In one study faecal samples from 30 cats belonging to stage 2 and stage 4 renal disease clients were analysed to measure serum concentrations of indole sulfate and p-cresol sulfate.
Cats with CKD had a reduced diversity and richness of faecal bacteria. The concentration of indole sulfate was significantly increased in cats with CKD, and cats with stage 2 CKD had a very similar load of uremic toxins to cats with advanced disease.
How to integrate short-chain fatty acids into the diet of cats and dogs and reduce uremic toxins and indole sulfate
Dietary fibers and fructooligosaccharides (FOS), obtained by hydrolysis of inulin of vegetable origin, are now recognized as “prebiotics”, favorably modify the composition of the intestinal microbiota, stimulate growth and metabolic activity of Bifidobacteri and Lactobacilli to saccharolytic metabolism.
Integration of short-chain fats through:
PREBIOTICS: substance present in food, not absorbed or digested by the body, but metabolized by intestinal bacteria, promotes the development of classes of symbiotic bacteria.
Recent studies show that serum concentrations of PCS and IS are reduced by oral inulin intake. Thanks to the metabolic release of short-chain fatty acids. Inulin reduces nitrogen absorption and also reduces the load of nitrogen waste at the renal level.
Inulin extracted from chicory root
Fructoligosaccharides (FOS) promote the growth of bifid and lactobacilli
Apple pectin binds urea / ammonia
Modulate dog and cat microbiota to make them produce less uremic toxins
with the administration of
⦁ Symbiotics and Probiotics: at least 9 strains including streptococcus, bifidobacteria and lactobacilli
Probiotics in dog cat renal failure What strains?
Lactobacillus casei Shirota (LcS) —> Reduces serum urea levels by 10% after LcS dietary intervention in CKD 3 and 4 stage patients.
Lactobacillus acidophilus and Bifidobacterium bifidum + Inulin = increases the population of bifidobacteria
Lactobacillus plantarum, Lactobacillus casei subsp. Rhamnosus, Lactobacillus gaseri, Bifidobacterium infantis, Bifidobacterium longum, Lactobacillus acidophilus, Lactobacillus salivarius, Lactobacillus sporogenes, Streptococcus thermophilus, inulin and tapioca starch resistant = Probinul Neutral —-> The symbiotic agent can significantly reduce plasma levels of total p-cresol in patients with stage CKD 3 and 4.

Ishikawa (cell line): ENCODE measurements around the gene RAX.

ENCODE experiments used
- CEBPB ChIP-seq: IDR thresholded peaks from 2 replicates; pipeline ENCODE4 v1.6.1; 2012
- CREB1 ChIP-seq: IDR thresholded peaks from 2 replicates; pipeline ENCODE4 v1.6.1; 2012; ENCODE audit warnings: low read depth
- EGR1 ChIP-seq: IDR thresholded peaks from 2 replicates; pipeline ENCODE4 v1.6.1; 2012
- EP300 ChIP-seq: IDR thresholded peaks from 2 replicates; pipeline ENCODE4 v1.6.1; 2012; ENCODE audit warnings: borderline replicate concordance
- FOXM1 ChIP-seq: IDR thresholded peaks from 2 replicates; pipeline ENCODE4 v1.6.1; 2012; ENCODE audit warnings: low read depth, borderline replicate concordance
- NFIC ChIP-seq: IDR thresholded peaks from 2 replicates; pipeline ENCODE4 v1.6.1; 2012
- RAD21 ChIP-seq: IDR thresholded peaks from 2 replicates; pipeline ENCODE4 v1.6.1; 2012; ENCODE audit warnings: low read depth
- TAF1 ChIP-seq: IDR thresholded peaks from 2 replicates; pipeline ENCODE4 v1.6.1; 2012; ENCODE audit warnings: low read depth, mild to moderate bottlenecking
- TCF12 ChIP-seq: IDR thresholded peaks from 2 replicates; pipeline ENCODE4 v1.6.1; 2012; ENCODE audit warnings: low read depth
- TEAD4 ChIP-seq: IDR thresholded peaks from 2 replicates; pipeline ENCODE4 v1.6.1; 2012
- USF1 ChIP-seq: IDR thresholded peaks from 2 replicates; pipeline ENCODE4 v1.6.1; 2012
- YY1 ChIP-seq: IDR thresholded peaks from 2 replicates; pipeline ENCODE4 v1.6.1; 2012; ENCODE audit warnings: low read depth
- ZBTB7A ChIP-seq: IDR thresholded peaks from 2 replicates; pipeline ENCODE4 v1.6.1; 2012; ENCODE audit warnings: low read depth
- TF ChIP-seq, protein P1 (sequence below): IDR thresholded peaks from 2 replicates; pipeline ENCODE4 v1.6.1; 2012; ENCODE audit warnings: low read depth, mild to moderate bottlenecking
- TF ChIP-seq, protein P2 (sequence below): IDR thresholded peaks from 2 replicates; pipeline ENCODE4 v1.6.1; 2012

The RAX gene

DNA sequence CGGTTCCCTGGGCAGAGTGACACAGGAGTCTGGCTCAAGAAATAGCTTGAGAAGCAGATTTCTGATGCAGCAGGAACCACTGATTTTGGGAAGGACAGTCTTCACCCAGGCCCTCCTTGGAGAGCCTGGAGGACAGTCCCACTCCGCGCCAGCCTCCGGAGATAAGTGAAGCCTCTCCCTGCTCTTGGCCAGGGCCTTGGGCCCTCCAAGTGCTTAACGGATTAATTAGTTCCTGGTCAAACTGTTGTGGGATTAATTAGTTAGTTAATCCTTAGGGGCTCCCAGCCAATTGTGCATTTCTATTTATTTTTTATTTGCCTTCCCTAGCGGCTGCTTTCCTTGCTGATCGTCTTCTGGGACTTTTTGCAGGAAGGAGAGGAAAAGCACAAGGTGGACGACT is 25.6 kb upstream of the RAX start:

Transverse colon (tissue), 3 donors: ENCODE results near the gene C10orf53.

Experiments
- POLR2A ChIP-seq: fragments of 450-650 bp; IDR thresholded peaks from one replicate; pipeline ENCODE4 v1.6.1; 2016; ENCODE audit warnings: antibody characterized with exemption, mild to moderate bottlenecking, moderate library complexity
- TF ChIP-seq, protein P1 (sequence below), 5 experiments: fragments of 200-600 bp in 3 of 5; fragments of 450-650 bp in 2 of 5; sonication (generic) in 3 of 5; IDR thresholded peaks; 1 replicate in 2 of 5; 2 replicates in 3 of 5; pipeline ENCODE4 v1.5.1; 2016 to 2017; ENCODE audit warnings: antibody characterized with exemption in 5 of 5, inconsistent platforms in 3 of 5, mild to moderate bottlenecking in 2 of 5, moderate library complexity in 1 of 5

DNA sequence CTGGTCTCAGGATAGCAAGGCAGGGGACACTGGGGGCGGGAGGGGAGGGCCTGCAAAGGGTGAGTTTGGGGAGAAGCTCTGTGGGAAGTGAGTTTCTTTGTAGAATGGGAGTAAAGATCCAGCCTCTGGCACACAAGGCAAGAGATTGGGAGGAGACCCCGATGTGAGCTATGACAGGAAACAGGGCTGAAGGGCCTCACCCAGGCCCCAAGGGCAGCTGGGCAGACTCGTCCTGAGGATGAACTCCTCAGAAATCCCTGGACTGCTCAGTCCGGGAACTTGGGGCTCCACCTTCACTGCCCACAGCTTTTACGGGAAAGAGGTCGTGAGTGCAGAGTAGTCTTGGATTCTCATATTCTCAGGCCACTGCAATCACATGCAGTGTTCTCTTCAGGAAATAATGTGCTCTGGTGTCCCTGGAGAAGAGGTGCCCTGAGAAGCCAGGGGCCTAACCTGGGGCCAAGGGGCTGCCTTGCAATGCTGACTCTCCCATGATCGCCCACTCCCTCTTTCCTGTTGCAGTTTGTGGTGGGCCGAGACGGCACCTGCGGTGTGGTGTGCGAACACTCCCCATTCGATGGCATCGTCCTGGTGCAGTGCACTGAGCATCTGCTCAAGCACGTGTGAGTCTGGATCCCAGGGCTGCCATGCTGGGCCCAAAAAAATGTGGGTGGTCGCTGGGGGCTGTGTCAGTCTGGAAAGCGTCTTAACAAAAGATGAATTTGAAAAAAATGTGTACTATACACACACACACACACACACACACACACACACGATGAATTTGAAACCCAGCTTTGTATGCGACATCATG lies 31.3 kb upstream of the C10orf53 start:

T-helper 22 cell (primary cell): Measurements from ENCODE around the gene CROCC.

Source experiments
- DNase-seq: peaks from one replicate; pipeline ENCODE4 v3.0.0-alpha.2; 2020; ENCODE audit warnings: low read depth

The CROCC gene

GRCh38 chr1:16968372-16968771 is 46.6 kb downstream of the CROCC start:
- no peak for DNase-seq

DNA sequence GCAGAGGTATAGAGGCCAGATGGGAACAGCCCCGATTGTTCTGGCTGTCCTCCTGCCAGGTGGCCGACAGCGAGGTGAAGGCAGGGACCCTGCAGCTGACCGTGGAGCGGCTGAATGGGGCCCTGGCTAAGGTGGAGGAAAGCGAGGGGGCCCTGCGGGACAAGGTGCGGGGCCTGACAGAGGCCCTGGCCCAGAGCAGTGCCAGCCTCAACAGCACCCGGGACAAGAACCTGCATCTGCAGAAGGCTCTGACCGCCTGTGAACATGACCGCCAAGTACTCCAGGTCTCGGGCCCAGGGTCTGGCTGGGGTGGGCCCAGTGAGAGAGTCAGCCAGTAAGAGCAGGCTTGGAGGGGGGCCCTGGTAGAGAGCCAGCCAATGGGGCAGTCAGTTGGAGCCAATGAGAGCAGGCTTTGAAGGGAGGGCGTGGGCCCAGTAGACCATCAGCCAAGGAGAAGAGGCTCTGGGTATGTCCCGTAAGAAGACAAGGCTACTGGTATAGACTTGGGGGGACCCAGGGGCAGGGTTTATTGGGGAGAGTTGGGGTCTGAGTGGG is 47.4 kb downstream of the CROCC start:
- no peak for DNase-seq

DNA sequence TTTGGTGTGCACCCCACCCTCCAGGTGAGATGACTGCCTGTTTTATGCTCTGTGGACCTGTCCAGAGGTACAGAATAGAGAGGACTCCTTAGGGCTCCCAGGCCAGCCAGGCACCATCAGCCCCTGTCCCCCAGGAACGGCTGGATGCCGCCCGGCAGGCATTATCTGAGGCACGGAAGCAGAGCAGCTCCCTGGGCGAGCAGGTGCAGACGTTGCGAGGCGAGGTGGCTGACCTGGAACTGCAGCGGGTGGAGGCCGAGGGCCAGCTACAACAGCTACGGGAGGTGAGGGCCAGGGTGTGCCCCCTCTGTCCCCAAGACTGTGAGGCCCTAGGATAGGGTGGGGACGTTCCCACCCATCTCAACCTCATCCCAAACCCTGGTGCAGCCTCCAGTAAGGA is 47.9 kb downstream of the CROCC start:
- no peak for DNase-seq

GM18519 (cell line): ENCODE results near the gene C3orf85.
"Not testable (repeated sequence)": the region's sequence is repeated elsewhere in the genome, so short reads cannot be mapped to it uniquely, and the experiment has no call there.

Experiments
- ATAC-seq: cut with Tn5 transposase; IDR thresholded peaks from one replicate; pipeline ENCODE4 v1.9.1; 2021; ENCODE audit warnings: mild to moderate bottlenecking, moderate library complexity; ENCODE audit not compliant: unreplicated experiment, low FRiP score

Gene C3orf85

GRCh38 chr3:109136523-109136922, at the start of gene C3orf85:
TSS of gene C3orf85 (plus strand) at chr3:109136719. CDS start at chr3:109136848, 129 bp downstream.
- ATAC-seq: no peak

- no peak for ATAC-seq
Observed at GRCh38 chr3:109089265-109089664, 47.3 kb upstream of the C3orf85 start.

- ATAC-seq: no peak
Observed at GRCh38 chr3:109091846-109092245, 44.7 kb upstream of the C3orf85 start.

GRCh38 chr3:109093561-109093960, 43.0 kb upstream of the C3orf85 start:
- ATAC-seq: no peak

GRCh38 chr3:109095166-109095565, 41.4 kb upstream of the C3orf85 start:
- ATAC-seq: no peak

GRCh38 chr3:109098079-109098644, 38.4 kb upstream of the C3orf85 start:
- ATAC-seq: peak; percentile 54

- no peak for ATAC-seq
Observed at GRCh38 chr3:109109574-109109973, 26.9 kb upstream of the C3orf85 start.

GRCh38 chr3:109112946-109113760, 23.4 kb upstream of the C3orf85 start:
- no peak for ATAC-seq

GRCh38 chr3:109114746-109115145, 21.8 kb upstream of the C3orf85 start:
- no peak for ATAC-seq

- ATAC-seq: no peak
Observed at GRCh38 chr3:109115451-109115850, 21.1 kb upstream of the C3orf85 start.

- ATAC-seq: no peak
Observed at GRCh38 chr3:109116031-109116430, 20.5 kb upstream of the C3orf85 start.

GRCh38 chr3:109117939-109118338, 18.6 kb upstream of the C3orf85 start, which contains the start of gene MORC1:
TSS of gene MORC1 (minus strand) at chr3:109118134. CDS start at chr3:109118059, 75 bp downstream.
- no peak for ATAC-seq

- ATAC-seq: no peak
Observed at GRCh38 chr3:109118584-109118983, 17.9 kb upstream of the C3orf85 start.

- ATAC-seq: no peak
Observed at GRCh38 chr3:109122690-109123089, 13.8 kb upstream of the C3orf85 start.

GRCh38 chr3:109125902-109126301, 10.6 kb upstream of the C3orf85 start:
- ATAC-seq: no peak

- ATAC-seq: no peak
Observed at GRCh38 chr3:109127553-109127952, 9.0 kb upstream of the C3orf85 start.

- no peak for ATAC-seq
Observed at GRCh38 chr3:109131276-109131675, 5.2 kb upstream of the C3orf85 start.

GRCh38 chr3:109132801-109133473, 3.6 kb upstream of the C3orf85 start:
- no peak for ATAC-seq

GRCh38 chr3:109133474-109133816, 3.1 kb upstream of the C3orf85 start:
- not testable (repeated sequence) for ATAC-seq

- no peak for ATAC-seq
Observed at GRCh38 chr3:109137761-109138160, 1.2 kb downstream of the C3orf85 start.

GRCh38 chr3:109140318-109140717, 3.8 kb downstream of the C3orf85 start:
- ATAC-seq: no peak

Lactobacillus acidophilus, Lactobacillus casei, Lactobacillus lactis, Bifidobacterium bifidum, Bifidobacterium longum eBifidobacterium infantis —–> Urea levels improved significantly after integration with probiotics.
Lactobacillus casei, Lactobacillus cidophilus, Lactobacillus bulgarigus, Lactobacillus rhamnosus, Bifido, bacterio breve, Bifidobacterium longum, Streptococcus thermophilus and fructoligosaccharide prebiotico. ——–> Urea nitrogen levels in patients with chronic renal failure have decreased.
Nine strains other than the genera Lactobacillus, Bifidobacterium and Streptococcus. High molecular weight inulin, fructooligosaccharides and galactoligosaccharides and probiotic component. ———> Symbiotic therapy has led to statistically significant and potentially clinically relevant reductions in serum levels of IS and PCS. (Indoxylsulphate – p-cresyl sulfate)
Disclaimer: The contents are for informational purposes only and under no circumstances may they constitute a prescription for treatment or replace the specialist examination or the direct relationship with one’s veterinarian/medical practitioner. All the information reported here is derived from Bibliographic Sources, Personal Experience and Public Domain Clinical Studies. All information on special diets and dietary supplements for pets is for information purposes only. This information serves as a general guideline, cannot be applied to all pets or considered as an alternative to professional advice.